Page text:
First off, this is not a rallying cry for clients to further invest in their agencies and consultancy network at a time of international crisis. The “we need you and you need us” message is understandable, but perhaps ignores the enormous pressure drinks businesses are under at the moment. Like many firms around the world, both big and small, they’re making very tough decisions about how their company operates over the next few months, rocking under impact of the On-Premise shutdown in their major markets. “It represents 70% of our global turnover,” was one comment to me from a global executive last week, which shines a light on the scale of the challenge they’re facing.
So, this post is an observation, nothing more, after what has been the most tumultuous month in business that I, and most of you I suspect, have ever experienced. The sheer pace of the On-Premise closures and the commercial panic that has ensued has been incredible, and the short-term implications for the industry – and other sectors of course – are significant.
When discussing this with a colleague recently, the most comparable reference point we had was to 9/11 – a very different type of crisis of course, but one that saw a similar reaction from the business community in the weeks that followed. None of us will ever forget that moment when the towers were struck – it’s etched into our minds indelibly. Panic immediately followed, as markets nosedived, airlines closed, people worked from home and budgets were slashed. The expectation of a new era of terrorism on home soil became very real.
Three weeks later, we looked out over our city vistas, and we realised that the skyscrapers were still there, the airlines were hitting runways again, markets were trading and (a new) normal had returned. In short, we realised that after that unforgettable shock, we were still here and life was still going on. Human spirit took over.
So, as we emerge from the intense panic that was March 2020, where are drinks businesses today? At Barfly, we’ve seen them split into two distinct camps.
On the one hand, there have been those businesses who have ruthlessly cut budgets, postponed major initiatives until 2021 and battened down the hatches. With the commercial impact of wholesale On-Premise closures in key global markets, it’s an absolutely valid and, you can argue, expected response. Turnovers have been decimated, costs must be squeezed, and FDs have become MDs. Prudence, safety, protection.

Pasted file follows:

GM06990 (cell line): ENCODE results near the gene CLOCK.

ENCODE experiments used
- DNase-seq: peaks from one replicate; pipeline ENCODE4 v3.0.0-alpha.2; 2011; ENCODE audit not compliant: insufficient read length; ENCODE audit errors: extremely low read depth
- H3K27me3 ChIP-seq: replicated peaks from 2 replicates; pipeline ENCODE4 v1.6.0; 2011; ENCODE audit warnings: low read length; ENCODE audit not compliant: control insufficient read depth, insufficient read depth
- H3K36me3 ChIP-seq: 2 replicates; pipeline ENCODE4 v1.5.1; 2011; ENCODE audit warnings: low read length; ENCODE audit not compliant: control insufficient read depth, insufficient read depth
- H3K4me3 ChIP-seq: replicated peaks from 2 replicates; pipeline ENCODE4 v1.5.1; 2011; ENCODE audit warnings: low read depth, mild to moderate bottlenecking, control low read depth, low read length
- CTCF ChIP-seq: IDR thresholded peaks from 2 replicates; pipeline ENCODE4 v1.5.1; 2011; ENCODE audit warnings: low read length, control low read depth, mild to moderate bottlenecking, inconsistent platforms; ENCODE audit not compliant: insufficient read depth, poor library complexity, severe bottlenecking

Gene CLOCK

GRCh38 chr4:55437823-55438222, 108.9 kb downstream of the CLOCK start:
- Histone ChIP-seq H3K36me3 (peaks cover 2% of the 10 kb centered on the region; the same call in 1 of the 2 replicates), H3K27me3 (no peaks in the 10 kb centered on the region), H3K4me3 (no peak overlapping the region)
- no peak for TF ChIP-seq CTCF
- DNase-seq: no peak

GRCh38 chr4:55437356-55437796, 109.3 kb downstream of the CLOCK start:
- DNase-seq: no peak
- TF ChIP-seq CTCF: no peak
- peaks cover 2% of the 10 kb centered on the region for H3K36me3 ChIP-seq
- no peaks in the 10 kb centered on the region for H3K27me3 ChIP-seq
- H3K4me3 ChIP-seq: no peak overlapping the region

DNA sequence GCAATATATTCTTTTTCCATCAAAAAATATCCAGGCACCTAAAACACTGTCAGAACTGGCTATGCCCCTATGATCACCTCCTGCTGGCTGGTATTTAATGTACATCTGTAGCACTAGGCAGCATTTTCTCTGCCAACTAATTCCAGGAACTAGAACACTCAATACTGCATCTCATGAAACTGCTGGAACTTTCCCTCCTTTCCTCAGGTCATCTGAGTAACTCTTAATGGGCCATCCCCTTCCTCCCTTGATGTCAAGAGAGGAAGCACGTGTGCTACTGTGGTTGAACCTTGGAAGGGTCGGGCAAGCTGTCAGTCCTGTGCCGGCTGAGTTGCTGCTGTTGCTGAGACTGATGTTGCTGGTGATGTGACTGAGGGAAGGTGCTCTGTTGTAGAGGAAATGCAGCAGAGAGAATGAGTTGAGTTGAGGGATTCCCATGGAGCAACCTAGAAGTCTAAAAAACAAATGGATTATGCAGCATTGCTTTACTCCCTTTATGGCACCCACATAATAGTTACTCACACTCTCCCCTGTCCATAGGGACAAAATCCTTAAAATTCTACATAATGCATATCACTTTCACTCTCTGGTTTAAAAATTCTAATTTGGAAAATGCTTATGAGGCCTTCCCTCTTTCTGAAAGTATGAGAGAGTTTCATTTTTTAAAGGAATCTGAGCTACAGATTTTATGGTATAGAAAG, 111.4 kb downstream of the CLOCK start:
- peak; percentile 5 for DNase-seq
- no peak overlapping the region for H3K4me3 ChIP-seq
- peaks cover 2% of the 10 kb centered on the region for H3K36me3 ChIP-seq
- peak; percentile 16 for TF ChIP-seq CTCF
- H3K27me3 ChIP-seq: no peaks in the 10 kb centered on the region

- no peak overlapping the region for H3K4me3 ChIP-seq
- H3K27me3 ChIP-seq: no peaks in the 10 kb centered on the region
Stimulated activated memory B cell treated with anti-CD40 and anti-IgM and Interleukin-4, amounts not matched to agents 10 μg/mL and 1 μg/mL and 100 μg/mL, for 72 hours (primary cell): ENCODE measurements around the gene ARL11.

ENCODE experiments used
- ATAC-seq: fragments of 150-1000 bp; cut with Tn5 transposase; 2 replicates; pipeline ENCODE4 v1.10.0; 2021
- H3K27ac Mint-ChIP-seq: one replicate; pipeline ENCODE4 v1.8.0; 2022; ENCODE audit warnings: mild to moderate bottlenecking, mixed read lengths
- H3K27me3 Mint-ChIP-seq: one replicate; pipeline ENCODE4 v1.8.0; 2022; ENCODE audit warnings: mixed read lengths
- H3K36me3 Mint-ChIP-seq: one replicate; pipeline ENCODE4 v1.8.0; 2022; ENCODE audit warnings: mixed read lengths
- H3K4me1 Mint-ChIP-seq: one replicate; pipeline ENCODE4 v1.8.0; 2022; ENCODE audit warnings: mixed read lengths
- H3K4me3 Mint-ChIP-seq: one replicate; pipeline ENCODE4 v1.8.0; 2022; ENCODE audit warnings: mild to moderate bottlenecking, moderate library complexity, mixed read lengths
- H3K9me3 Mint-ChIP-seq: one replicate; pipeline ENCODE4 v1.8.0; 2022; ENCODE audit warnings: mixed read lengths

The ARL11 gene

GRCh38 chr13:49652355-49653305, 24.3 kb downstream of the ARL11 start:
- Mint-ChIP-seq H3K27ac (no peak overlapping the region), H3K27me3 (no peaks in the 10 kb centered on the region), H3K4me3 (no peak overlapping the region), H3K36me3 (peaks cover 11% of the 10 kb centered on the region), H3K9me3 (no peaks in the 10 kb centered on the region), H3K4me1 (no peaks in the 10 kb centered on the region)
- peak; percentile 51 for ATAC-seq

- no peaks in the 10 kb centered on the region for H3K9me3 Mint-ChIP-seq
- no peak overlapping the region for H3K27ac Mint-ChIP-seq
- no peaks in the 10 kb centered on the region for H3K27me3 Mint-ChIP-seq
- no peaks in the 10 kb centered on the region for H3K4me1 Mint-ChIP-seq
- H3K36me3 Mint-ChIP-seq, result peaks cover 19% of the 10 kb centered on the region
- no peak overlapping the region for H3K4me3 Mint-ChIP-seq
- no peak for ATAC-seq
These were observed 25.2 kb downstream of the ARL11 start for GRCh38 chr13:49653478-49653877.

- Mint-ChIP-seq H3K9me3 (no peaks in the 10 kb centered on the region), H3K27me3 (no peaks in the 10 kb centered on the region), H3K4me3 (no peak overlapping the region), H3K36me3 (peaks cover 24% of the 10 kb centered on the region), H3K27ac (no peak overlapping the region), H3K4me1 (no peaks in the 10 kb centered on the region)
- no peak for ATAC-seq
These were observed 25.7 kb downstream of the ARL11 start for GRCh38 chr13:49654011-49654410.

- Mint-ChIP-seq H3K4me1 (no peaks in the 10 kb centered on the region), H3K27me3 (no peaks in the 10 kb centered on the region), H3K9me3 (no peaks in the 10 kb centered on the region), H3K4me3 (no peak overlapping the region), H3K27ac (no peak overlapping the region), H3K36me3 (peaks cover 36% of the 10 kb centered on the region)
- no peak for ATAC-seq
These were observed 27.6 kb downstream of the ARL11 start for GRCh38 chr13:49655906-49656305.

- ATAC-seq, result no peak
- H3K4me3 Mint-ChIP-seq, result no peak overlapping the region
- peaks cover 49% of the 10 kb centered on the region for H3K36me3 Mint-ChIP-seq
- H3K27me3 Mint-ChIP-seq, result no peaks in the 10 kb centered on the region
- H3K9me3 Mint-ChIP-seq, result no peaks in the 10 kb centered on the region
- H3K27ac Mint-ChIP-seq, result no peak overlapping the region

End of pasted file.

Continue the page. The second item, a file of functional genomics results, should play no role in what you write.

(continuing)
On the flip side, however, we’re seeing a number of global businesses embracing a far more progressive mindset, recognising that this is temporary, not permanent. They’re investing in a myriad of projects, with both On and Off Premise focus. Sure, in some cases those projects have a more focused scope, but they’ve got one eye on the second half of this year and so they haven’t cancelled them. We’re already seeing the On-Premise reopen in China, and clients are talking to us about work in that market. And this will grow as, one-by-one, markets win their bloody battle against the spread of the virus.
But it seems with so many headquarters located in the US, UK and Europe, all of whom are currently in the eye of the COVID-19 storm, the sense of panic in those markets is driving global business decisions which could see those firms behind the curve when the mist lifts. I was talking with Mark Breene last month, the former Remy Cointreau CMO, and he summarised it as follows: “I read every day about more and more CEOs in the drinks and hospitality industry talking to the press and sounding very vague about the impact of the virus. They need to get ahead of the trends and make sure they are responding in the right way to allow their brands and people to be best positioned as they emerge from this crisis.”
So, I’m not saying drinks businesses should over-zealously invest across their portfolio and markets. But likewise, I believe they should see this acute situation as temporary, not permanent, and invest accordingly. I fear some of the leading lights of the industry might just find themselves a few steps behind those more confident players who believe that opportunity often comes from adversity.
This article was written by Nick Dudley-Williams, Managing Partner
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